eFax today announced that they are raising their already gouging rates from $12.95 a month to $16.95 a month, unless you want to “lock in” the $12.95 a month rate by paying it annually (i.e. pay the $12.95 x 12 up front to the tune of more than $150.00 a year).
I call it “gouging” because eFax originally started out with this model: you could either pay to get a fax number that was local to you, or get a free fax number which could have an area code in any part of the U.S. except local to you.
At that time it cost a mere $4.95 to have the local number, which was part of a service called “eFaxPlus”. So eFax Plus was only $4.95 a month, and that was as recently as the year 2000.
However, once they got you hooked (and having distributed your fax number far and wide) they boosted their fees to $12.95 a month – more than double what you’d signed up for – and you were stuck, unless you were willing to lose the fax number you’d given out to everyone. Still, it was month-to-month so you could make a decision each month as to whether it was worth it.
But now they are doing it again, saying either pay that $12.95 a month up front for a full year (a total of $155.40 a year), or pay the exhorbitant rate of $16.95 a month. And, if this prompts you to decide to cancel the service, let me tell you up front that there is no easy way to cancel your account (but I’m going to tell you how).
Here is the relevant portion of the email that I myself received today:
“The monthly subscription fee for all eFax Plus numbers on your account will be changing.
Starting on your next billing date, the monthly fee for each of your eFax number(s) will be $16.95.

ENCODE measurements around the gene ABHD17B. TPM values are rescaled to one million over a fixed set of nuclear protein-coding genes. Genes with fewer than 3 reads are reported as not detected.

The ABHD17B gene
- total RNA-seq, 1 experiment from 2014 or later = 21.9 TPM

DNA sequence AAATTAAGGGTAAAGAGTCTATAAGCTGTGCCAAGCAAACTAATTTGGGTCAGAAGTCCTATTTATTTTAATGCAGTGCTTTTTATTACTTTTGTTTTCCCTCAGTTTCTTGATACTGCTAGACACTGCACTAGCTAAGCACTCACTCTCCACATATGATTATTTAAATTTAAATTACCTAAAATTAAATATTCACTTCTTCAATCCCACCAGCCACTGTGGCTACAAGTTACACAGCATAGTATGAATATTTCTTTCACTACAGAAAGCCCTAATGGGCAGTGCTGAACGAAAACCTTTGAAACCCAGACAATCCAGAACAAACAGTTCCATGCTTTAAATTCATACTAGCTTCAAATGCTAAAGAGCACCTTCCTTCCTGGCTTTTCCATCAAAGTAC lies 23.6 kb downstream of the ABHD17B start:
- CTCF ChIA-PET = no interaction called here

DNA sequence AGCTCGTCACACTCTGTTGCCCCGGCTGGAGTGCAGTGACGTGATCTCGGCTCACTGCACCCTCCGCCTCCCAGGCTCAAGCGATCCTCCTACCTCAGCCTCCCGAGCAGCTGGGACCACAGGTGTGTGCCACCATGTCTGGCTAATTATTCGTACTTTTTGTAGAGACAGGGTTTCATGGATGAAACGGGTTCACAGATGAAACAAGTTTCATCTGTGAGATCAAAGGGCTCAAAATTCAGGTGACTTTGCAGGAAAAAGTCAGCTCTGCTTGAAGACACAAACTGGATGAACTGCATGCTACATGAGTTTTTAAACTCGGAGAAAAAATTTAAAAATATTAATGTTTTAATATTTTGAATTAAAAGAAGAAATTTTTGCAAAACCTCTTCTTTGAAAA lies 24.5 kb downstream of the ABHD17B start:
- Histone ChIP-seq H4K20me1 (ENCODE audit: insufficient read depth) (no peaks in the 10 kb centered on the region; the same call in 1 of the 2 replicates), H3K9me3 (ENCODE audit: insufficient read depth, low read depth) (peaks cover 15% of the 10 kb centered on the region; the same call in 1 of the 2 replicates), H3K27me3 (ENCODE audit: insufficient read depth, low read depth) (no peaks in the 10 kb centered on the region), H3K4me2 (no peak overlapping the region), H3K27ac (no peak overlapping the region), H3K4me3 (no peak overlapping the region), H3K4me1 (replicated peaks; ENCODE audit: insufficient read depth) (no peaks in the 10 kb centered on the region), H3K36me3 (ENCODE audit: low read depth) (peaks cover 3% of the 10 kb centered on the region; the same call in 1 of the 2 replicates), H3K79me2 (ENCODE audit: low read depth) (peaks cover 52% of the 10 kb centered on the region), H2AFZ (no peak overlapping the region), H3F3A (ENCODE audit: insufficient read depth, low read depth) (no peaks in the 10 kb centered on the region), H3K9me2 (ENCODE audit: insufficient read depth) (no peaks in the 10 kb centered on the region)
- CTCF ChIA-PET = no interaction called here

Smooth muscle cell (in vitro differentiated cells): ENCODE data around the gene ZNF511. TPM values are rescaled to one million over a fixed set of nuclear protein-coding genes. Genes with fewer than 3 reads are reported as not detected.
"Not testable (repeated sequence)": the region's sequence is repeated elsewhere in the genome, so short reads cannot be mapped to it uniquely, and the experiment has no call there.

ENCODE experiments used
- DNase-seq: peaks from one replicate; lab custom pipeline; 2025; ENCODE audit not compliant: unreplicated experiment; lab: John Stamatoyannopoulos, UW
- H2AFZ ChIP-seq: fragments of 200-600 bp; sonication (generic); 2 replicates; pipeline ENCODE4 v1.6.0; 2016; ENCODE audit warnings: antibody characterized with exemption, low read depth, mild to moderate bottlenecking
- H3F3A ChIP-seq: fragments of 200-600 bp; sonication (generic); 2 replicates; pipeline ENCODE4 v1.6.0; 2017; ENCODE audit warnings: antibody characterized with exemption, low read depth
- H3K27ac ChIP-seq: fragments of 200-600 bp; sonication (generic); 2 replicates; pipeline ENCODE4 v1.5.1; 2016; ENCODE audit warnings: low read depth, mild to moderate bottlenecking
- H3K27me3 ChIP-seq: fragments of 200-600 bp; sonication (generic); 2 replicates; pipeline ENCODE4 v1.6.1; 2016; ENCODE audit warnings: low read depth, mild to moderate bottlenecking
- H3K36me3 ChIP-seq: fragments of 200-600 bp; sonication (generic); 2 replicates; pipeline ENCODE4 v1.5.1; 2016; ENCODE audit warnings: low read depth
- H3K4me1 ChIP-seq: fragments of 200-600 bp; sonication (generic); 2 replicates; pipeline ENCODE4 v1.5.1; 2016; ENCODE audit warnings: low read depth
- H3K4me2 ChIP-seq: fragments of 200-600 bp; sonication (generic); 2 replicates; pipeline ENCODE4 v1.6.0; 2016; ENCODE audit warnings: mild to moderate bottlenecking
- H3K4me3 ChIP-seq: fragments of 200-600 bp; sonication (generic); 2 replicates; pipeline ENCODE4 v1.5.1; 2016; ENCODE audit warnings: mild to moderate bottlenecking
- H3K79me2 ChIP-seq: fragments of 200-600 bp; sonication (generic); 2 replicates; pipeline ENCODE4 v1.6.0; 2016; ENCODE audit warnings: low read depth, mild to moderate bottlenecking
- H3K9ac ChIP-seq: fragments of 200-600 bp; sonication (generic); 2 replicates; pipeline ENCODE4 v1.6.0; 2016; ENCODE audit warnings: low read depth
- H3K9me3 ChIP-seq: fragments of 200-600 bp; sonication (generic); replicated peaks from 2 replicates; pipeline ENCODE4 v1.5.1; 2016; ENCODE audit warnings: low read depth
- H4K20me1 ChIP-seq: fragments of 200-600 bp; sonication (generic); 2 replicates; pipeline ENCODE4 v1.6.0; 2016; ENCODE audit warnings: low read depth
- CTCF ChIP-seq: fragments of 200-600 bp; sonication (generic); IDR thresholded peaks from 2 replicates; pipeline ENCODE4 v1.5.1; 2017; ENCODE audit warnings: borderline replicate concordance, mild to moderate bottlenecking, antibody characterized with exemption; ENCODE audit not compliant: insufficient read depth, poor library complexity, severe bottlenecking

You will also receive an enhanced level of eFax service.
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Receive up to 130 fax pages and send up to 30 fax pages free each month.
Store faxes up to one year with your eFax Message Center.
Get 24/7 live phone support.
To lock in the old $12.95 rate for the next year, switch to annual billing by clicking here.
Please respond by October 01, 2006.”
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Oh, and did you catch that they have given their customers exactly 10 days notice? How generous.
Now, I understand that businesses have to make money – a profit, even. But getting your customers hooked and then raising the rates so dramatically is something which is usually reserved for the likes of crack dealers and heroin pushers. And I think that eFax is way out of line here demanding an up front payment for a full year, and charging you an extra 30% if you are unwilling to be pushed into the annual fee.
Especially when you consider this: you can still get the exact same service from other providers for half the cost – in fact, from some you can even still get it for free.
Examples of places you can get Internet fax services for less or free include send2fax.com (send and receive for $7.95 a month, and as little as $1.95 a month if you prepay), and FaxZero.com (send for free), and K7.net where you can receive faxes and voicemail for free, if you don’t mind a 206 (Washington state) fax number.
In fact, an organization with which I am involved has used K7.net for the past year, and we have been very pleased with the service. K7 we would gladly pay. They do it right, and they are honest about it.
In closing, eFax’s email of today said:
“We’re glad to have you as a customer, and look forward to continuing to serve your business needs.”
Ironic, really, as the first thing I did after receiving this was cancel my eFax account.
Then I opened a K7.net account.
No Paywall Here!
The Internet Patrol is and always has been free. We don't hide our articles behind a paywall, or restrict the number of articles you can read in a month if you don't give us money. That said, it does cost us money to run the site, so if something you read here was helpful or useful, won't you consider donating something to help keep the Internet Patrol free? Thank you!
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